To say the Teck Resources’ Frontier oil sands debate is fraught has become a bit of an understatement. At times, it appears the fate of the world hangs in the balance.
On one side, political proponents are telling us that the very future of Alberta’s economy hinges on this project moving ahead. On the other side, environmentalists are warning that Frontier could strike a mortal blow to Canada’s boreal forests and our carbon future (because, you know, it’s the fault of Canada, not China, the U.S. and Australia that the world is flooded with greenhouse gases).
It’s even been said that the fires of Western separatism could flare out of control if Prime Minister Justin Trudeau’s Liberal federal government fails to give this mine a rubber stamp.
That’s a lot of political baggage for what’s supposed to be a business decision.
Teck’s Frontier is a big, big project, for sure. And given some of the economic disasters going on elsewhere in Canada, the country could use the revenue it promises to generate (more on that in a minute) as a way to offset money pits elsewhere. Consider, for example, the financial black hole known as the Muskrat Falls hydroelectric project in Newfoundland or Quebec’s ever-fading Bombardier empire.
In short, some region of the country has to be revenue-positive and a lot of people would like it to once again be Alberta. Oh, for the days of $100-a-barrel oil.
The question, however, is whether Frontier is the road to a prosperous future or a route to financial oblivion. For Albertans, it’s never been more important to get the answer right.
In an article written for the CBC website last week, economist Andrew Leach and law professor Martin Olszynski offered some sobering statistics on Frontier’s prospects for financial success. Their article, in part, noted that revenue estimates for the project are grossly inflated, given that they were made back in 2011, which you’ll remember was a much happier time for the industry.
Noting the crash in oil prices since then, Leach and Olszynski offer this observation: “Moving from a 2011 oil price forecast to a current equivalent would reduce expected revenues from the Frontier project (all else equal) by about a quarter, while reducing taxes, royalties and return on capital each by about a third.”
“If oil prices follow the $65 plus inflation break-even … that would reduce revenues by almost two-thirds, and taxes, royalties and returns to investors by about three-quarters.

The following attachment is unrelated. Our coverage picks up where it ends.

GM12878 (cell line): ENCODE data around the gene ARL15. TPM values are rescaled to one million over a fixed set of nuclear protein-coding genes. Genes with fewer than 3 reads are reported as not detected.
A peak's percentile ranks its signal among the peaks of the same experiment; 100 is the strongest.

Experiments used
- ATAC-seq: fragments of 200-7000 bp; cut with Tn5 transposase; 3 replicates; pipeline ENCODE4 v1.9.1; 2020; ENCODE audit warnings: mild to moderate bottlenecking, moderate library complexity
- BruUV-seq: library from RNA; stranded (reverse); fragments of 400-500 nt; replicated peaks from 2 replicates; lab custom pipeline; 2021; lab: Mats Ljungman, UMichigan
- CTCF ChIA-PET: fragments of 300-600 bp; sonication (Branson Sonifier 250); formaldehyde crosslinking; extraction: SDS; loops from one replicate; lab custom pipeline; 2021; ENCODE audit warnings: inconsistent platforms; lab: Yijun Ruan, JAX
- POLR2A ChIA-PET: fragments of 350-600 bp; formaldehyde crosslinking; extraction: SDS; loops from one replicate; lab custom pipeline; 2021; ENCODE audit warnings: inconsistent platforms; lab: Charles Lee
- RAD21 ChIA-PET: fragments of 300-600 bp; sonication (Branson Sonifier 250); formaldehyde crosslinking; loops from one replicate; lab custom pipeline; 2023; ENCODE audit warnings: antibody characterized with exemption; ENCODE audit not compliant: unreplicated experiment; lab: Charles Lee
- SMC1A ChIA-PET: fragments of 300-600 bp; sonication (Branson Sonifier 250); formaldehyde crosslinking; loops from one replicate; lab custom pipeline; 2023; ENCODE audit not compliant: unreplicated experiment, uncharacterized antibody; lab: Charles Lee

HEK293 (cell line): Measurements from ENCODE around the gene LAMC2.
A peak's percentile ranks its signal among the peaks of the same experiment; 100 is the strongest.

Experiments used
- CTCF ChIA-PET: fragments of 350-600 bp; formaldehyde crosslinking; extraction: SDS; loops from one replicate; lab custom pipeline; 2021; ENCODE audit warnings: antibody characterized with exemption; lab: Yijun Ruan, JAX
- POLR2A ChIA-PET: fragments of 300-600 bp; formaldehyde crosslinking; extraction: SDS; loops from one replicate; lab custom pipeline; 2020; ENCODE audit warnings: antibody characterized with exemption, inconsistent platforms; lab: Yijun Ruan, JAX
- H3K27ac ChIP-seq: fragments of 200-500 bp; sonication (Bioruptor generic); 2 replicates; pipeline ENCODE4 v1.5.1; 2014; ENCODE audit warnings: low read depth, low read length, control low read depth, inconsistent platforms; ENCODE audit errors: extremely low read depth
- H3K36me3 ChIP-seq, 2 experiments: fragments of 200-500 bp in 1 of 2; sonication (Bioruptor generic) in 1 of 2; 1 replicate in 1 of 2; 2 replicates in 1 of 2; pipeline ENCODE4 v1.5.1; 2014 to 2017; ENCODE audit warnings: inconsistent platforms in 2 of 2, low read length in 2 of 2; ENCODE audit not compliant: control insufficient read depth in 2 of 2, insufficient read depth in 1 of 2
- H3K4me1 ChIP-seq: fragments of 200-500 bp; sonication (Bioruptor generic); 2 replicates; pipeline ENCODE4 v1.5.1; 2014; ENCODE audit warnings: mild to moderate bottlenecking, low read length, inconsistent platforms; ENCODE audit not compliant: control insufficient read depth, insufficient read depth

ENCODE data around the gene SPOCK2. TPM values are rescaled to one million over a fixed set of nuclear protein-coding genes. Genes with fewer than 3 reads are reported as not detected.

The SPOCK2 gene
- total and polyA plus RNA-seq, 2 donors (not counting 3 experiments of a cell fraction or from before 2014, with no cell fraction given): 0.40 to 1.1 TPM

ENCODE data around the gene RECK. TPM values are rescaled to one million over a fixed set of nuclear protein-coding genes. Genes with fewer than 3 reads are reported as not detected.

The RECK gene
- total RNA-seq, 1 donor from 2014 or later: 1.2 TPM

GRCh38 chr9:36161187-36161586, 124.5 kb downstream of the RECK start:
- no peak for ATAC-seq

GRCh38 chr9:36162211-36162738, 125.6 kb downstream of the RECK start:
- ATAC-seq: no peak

“At today’s oil prices, plus inflation, revenues would be reduced by three-quarters relative to 2011 forecast levels, and taxes, royalties and returns on capital would be reduced by about 95 per cent.”
In short, those revised calculations suggest the project may not make fiscal sense at all. And that’s setting aside the very serious environmental considerations, which also come with a steep cost.
Given this reality, it seems like a bizarre time for the province to draw the line in the sand with the federal government. Should the feds give this project the green light – a more dubious proposition than approving the Trans Mountain pipeline expansion – it’s still highly unclear whether it actually makes sense to move ahead. In any case, it seems certain that the Frontier project will do little to consolidate the province’s economic future.
In spite of the naysayers, Teck still wants to forge ahead. And given that it promises 7,000 transitional jobs in a province with a 7.3 per cent unemployment rate, it probably makes sense for governments not to stand in the way. However, there needs to be better, rock solid regulations to ensure the land is fully rehabilitated at the project’s end. Stricter regulations would mean, among other things, revisiting Teck’s plan to accumulate 240 million cubic metres of fluid fine tailings by 2037. That’s a liability no one wants to see.
The growth in global demand for oil is expected to slow from 2025 on as fuel efficiency improves and the use of electric vehicles increases. But consumption is unlikely to peak in the next two decades, according to the International Energy Agency. That means the world either buys Canada’s comparatively clean oil, or it seeks it out from less socially and environmentally responsible jurisdictions.
Our federal government can help make that happen by rendering a quick and clear decision, and not subjecting Teck to the drawn-out legal limbo that turned the Trans Mountain project into an endless nightmare.
Allowing the project to proceed – responsibly, with best available environmental practices – really is in the national interest. It’s time for the federal Liberals to be decisive, for once.
Veteran political commentator Doug Firby is president of Troy Media Digital Solutions and publisher of Troy Media.
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